lean cuts of meat
eggs and egg whites
Protein can also be found in all types of nuts, seeds and beans. And of course, there are always protein supplements in the form of powders, shakes and bars. I fully explain the purpose and benefits of protein supplements here: Protein Powder
As far as how much protein you should include in your weight loss diet plan per day, that depends on the person. For example, the average person who doesn't exercise at all needs less protein than someone who does. Something in the range of a MINIMUM of 0.5 grams of protein per pound of body weight might be alright in this case. For example, if the person weighed 180lbs, you would do 180 x 0.5 = 90 grams of protein per day.
However, someone who does exercise should eat somewhere in the range of .6 - 1.0 grams of protein per pound of body weight. In this example a person weighing 180lbs would look to eat between 108 - 180 grams of protein per day. This is what I'd recommend most often.
The only other thing you need to know about protein is that 1 gram contains 4 calories. So, for example, if you were to eat 100 grams of protein per day, that would account for 400 calories. (100 x 4 = 400)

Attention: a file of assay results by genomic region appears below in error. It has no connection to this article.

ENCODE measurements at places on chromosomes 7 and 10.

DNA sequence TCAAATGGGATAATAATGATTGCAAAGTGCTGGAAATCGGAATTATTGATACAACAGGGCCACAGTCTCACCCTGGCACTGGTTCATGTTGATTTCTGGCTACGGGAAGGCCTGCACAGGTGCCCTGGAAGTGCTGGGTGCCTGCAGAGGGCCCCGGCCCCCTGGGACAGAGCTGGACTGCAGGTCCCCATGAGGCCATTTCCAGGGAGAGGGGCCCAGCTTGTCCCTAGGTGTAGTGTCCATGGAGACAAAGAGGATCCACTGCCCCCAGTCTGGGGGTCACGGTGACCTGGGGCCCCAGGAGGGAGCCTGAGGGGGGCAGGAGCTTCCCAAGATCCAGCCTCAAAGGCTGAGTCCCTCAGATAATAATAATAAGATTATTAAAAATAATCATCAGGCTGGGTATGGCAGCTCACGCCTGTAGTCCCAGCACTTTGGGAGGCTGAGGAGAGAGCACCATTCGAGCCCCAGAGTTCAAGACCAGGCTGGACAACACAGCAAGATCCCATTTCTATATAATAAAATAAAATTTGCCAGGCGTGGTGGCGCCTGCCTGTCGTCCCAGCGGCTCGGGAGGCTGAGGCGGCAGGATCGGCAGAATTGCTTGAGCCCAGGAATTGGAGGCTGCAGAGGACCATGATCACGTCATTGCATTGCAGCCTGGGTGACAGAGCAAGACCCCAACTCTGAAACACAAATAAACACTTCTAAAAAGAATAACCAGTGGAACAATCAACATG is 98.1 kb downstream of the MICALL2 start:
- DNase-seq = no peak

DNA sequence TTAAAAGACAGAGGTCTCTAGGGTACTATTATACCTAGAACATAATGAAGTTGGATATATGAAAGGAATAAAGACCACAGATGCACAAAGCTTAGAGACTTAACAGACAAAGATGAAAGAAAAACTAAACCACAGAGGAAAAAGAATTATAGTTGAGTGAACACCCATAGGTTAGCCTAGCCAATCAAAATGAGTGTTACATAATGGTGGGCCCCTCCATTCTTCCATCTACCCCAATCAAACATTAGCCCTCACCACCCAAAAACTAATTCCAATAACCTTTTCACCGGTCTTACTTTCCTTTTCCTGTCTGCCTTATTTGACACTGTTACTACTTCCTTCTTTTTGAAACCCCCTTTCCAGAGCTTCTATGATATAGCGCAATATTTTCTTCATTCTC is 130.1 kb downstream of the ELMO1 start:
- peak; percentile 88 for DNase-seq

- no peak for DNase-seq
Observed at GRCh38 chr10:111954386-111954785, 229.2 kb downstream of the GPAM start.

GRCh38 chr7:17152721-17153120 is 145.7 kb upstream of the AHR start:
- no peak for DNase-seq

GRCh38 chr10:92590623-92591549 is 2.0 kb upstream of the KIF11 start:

Despite any crazy ideas that have been put into your head, fat isn't all bad. Some types are definitely terrible for you (trans fat), some types are much less bad but still not great (saturated fat), and some types are actually good bordering on REALLY good (monounsaturated and polyunsaturated fat). "Bad fats" can be found in all of the usual junk foods that you already know you shouldn't eat. "Good fats" on the other hand can be found in foods like:
nuts and seeds
fish oil supplements (see below)
(*Important Note* Practically every single person reading this should be taking a fish oil supplement. It's the most scientifically proven supplement there is, with a seemingly endless number of benefits. Put it this way, it will improve your body's ability to do damn near everything (including lose fat). I fully explain all of this in my article about supplements here: Fish Oil)
As for how much fat should be included in your weight loss diet plan... about 25% of your total calorie intake should come from fat.
To figure this out, the first thing you need to know is that 1 gram of fat contains 9 calories. So, if an example person figured out that their daily calorie intake should be 2500 total calories per day (again, just an example), they'd find that 25% of 2500 is 625 calories. They'd then divide 625 by 9 (because fat has 9 calories per gram) and get 69. Which means, this example person would eat about 69 grams of fat per day.
And of course, most of this fat should come in the form of the "good" food sources listed above.